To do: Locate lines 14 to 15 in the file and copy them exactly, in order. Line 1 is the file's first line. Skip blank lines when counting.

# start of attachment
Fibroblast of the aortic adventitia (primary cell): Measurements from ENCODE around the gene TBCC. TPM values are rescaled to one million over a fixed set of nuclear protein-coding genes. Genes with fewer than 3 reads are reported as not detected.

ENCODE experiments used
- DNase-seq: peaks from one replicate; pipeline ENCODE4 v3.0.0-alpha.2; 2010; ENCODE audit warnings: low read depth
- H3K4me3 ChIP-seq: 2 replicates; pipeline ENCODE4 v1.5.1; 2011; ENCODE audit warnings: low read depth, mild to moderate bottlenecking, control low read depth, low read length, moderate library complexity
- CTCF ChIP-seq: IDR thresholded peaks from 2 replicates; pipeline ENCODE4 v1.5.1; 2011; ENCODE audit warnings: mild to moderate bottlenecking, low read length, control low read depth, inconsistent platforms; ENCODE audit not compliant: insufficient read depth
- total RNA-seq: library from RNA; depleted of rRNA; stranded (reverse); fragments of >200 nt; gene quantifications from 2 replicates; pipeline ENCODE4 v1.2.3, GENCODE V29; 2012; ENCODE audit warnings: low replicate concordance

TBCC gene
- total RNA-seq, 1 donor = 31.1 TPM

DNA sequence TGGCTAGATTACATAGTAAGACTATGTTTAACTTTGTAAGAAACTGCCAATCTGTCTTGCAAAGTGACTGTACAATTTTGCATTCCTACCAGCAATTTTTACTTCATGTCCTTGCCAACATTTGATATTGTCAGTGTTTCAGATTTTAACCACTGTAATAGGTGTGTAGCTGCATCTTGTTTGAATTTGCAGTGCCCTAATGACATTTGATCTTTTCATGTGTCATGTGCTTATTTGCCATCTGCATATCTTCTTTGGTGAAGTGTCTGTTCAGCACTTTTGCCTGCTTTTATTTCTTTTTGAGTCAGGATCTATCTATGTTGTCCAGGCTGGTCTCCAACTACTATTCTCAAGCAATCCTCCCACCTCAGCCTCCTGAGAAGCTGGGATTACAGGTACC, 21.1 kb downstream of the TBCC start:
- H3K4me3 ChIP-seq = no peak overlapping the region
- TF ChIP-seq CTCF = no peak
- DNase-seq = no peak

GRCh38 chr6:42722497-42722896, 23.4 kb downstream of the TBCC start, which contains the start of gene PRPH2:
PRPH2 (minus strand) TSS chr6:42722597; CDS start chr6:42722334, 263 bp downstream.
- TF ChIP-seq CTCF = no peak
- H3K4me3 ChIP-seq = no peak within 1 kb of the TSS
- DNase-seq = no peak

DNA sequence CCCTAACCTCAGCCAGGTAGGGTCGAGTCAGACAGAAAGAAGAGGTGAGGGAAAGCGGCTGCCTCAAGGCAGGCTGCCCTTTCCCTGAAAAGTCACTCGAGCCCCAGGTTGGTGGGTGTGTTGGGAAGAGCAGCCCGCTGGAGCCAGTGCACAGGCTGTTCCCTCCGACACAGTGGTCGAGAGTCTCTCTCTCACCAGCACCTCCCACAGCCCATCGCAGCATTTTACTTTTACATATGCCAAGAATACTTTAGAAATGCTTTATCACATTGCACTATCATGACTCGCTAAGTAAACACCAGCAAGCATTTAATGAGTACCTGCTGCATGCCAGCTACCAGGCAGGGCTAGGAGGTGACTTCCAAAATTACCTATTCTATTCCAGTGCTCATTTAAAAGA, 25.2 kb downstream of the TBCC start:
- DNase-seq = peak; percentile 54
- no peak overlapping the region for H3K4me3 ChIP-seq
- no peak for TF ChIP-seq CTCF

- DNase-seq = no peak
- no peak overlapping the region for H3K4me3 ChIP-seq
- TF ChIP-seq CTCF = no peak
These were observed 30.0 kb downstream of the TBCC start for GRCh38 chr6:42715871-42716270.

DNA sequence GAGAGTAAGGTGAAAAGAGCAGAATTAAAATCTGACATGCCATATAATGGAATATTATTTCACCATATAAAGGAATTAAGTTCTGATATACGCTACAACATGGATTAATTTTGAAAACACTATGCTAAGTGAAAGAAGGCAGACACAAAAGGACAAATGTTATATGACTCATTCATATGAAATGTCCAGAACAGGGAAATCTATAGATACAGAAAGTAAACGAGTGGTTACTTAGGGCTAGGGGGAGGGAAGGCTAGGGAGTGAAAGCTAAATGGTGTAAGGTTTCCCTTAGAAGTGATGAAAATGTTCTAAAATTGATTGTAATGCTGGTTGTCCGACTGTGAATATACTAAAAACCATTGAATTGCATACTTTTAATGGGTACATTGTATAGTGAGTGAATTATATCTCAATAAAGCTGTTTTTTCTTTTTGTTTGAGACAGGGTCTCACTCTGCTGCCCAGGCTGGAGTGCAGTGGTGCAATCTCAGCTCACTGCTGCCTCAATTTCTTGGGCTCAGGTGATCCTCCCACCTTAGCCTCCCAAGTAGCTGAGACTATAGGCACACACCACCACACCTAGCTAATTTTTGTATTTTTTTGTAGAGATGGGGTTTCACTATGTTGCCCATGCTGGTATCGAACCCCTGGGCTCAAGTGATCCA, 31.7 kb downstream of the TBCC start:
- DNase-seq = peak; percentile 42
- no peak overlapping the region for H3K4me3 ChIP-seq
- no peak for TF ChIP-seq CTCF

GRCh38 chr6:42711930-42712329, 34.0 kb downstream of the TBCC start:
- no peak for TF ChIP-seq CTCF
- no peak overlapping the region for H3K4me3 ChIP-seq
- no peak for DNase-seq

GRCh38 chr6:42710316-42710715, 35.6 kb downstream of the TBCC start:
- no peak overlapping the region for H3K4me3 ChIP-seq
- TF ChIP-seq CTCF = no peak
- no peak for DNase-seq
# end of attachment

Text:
PRPH2 (minus strand) TSS chr6:42722597; CDS start chr6:42722334, 263 bp downstream.
- TF ChIP-seq CTCF = no peak